How this directive is implemented in practical terms is another matter. The directive in itself is not the problem, but rather the interpretation of the directive. For the Commission it is very clear that the directive must be applied with full respect for the principle of the prohibition of discrimination on the grounds of sexual orientation.

The Commission has to ensure the correct application of EU law. This means the Commission has to monitor whether, in applying the directive, Member States respect fundamental rights, including the prohibition of discrimination on the grounds of sexual orientation – the well-known Article 21 of the Charter.

The Commission attaches great importance to eliminating any obstacle restricting the right of free movement and residence, and will continue to work with Member States to make sure that the directive is applied correctly.

You will know that the Commission has adopted guidelines on better transposition of the directive. The guidelines are from July 2009, so we are now looking at the way Member States are applying those guidelines in practical terms.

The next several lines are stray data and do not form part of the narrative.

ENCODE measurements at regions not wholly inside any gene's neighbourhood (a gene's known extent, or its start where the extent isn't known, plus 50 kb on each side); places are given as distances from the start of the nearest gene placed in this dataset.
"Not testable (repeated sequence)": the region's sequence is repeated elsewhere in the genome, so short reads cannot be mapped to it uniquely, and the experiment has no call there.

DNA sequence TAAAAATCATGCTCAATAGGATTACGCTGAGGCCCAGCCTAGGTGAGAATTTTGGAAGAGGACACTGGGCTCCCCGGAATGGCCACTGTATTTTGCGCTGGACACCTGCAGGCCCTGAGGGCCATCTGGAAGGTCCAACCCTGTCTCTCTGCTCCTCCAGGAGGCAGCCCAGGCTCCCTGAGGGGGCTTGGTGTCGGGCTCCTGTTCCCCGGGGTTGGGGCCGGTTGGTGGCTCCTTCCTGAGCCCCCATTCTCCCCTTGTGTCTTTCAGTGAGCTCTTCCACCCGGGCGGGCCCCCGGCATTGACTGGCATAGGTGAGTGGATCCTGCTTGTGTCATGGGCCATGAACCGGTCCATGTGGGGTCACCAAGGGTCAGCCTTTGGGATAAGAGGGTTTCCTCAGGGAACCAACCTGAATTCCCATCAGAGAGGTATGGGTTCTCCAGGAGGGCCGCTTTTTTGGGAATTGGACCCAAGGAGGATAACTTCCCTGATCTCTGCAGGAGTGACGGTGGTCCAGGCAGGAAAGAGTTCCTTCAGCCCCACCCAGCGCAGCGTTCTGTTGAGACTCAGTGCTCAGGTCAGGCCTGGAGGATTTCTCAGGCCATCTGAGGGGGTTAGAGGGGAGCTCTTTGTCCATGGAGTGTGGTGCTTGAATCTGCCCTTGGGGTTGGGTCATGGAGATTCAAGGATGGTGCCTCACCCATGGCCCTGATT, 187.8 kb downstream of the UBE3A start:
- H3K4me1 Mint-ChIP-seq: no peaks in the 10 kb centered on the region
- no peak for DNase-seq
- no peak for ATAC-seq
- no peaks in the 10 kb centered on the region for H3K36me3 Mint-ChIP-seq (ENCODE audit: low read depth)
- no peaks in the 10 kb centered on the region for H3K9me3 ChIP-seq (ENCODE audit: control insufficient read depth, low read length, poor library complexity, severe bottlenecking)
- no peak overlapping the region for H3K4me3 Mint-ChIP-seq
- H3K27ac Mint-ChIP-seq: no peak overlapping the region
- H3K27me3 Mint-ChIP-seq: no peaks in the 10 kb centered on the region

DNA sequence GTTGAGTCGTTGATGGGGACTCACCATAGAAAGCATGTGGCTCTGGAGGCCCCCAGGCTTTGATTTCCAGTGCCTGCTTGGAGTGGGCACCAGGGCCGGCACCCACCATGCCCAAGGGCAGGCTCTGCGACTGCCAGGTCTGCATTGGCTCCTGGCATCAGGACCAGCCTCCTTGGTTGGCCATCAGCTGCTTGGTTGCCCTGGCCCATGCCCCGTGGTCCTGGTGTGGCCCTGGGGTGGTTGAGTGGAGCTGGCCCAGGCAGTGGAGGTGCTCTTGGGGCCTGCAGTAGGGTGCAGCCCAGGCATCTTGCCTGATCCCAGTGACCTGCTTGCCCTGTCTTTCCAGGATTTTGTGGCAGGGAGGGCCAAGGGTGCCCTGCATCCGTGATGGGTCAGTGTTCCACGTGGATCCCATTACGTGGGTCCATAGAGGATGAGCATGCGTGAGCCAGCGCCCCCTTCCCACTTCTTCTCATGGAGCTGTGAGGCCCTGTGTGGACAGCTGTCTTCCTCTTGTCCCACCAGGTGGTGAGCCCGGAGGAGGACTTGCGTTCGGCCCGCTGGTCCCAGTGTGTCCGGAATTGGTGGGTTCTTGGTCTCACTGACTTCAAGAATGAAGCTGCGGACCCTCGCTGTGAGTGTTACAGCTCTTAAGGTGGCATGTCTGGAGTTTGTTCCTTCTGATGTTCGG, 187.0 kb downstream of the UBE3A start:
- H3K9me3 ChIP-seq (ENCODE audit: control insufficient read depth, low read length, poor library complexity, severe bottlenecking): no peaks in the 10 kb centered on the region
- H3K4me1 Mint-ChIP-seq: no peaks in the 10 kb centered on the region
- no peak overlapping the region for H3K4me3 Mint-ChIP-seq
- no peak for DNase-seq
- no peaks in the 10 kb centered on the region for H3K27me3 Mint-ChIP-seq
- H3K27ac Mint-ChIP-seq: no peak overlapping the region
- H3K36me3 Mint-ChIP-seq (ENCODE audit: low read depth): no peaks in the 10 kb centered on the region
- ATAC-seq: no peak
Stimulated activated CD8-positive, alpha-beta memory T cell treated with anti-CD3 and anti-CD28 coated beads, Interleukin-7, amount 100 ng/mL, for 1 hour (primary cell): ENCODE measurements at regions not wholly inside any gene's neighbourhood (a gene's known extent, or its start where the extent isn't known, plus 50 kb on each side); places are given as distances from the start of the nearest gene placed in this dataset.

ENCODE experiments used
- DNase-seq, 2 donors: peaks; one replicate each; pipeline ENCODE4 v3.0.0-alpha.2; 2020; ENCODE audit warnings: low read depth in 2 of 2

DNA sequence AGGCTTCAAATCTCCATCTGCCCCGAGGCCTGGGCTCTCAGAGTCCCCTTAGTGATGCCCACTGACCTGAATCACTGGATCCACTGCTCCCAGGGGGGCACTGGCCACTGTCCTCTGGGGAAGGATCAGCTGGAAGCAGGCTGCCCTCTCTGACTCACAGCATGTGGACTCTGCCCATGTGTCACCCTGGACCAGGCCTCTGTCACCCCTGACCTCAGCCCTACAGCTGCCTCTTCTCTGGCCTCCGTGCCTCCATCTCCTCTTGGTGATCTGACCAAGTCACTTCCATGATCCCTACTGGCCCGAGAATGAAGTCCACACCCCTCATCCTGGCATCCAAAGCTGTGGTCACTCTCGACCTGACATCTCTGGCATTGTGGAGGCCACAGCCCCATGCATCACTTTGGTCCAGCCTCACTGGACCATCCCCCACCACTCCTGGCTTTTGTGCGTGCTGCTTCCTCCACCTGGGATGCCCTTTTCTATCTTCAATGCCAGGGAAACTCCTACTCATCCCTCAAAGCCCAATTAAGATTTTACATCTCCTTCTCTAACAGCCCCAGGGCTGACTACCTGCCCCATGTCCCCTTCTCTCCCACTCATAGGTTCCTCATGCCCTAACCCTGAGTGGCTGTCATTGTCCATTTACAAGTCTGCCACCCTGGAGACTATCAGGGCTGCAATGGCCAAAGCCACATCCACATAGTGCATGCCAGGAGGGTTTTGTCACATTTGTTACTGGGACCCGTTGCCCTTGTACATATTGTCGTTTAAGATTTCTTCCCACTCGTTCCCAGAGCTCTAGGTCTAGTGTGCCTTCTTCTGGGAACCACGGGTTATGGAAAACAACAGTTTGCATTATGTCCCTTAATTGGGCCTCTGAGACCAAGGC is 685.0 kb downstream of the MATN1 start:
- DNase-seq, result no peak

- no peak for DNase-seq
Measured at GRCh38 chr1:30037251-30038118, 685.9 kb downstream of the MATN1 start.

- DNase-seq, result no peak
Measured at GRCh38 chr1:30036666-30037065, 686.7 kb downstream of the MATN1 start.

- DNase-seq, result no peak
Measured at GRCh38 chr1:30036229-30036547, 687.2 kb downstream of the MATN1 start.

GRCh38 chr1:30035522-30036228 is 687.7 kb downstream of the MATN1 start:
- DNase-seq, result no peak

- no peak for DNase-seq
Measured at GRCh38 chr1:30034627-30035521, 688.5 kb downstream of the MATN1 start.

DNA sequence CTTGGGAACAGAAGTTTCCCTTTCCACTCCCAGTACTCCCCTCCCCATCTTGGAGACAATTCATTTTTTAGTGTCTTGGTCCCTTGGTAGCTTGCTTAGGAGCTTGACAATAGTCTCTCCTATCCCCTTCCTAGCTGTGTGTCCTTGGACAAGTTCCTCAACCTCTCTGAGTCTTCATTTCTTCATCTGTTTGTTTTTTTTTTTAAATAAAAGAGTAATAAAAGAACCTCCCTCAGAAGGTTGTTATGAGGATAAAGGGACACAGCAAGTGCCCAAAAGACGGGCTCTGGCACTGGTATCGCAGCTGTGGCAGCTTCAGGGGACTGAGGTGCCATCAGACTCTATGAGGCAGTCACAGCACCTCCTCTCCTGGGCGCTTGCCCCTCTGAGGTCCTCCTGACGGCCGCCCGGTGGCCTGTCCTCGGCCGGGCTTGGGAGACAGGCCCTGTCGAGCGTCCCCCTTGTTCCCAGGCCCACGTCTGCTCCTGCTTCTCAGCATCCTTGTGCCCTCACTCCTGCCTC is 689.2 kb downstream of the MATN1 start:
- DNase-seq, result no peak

The Commission welcomes the report on homophobia and discrimination on grounds of sexual orientation issued by the Fundamental Rights Agency. That report (which was drawn up at Parliament’s request) provides comprehensive and important data on the human rights of gays, lesbians, bisexuals, transsexuals and trans-gender persons.

This data is needed, and I have asked the Agency to deepen research in this area – as I declared publicly during the International Day against Homophobia on 18 May – because we need to know what is going on in practice in the Member States. The forthcoming annual report on the application of the Charter, which is due in November, will deal with discrimination and homophobia. You can count on my determination to act within the framework of the powers that the Treaty has entrusted to the Commission.